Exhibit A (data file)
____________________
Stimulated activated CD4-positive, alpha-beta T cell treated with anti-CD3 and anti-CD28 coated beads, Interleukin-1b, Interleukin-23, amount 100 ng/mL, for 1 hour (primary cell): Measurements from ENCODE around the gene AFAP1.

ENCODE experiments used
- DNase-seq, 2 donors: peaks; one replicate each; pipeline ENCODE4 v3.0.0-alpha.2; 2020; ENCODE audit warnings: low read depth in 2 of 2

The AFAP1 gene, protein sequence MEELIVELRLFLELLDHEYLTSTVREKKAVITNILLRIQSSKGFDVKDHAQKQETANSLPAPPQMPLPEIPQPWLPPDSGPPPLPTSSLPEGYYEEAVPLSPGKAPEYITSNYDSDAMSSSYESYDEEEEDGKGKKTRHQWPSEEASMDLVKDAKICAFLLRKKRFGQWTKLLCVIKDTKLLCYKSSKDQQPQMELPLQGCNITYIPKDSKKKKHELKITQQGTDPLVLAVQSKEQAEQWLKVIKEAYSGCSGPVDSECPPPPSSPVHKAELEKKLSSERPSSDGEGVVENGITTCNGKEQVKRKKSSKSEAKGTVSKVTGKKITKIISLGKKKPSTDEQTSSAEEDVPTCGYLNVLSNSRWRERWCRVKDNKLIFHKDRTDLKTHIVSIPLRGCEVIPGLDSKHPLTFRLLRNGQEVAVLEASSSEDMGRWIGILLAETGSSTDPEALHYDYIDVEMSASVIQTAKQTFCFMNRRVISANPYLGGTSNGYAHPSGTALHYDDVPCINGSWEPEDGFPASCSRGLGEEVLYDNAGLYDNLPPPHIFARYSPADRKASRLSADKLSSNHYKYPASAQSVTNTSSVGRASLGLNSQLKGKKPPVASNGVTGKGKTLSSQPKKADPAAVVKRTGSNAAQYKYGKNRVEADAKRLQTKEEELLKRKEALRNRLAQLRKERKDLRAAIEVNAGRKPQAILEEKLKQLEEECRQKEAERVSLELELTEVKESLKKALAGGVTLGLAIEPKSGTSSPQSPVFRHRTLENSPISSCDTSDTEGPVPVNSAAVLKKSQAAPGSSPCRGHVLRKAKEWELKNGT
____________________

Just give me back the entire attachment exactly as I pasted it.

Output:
Stimulated activated CD4-positive, alpha-beta T cell treated with anti-CD3 and anti-CD28 coated beads, Interleukin-1b, Interleukin-23, amount 100 ng/mL, for 1 hour (primary cell): Measurements from ENCODE around the gene AFAP1.

ENCODE experiments used
- DNase-seq, 2 donors: peaks; one replicate each; pipeline ENCODE4 v3.0.0-alpha.2; 2020; ENCODE audit warnings: low read depth in 2 of 2

The AFAP1 gene, protein sequence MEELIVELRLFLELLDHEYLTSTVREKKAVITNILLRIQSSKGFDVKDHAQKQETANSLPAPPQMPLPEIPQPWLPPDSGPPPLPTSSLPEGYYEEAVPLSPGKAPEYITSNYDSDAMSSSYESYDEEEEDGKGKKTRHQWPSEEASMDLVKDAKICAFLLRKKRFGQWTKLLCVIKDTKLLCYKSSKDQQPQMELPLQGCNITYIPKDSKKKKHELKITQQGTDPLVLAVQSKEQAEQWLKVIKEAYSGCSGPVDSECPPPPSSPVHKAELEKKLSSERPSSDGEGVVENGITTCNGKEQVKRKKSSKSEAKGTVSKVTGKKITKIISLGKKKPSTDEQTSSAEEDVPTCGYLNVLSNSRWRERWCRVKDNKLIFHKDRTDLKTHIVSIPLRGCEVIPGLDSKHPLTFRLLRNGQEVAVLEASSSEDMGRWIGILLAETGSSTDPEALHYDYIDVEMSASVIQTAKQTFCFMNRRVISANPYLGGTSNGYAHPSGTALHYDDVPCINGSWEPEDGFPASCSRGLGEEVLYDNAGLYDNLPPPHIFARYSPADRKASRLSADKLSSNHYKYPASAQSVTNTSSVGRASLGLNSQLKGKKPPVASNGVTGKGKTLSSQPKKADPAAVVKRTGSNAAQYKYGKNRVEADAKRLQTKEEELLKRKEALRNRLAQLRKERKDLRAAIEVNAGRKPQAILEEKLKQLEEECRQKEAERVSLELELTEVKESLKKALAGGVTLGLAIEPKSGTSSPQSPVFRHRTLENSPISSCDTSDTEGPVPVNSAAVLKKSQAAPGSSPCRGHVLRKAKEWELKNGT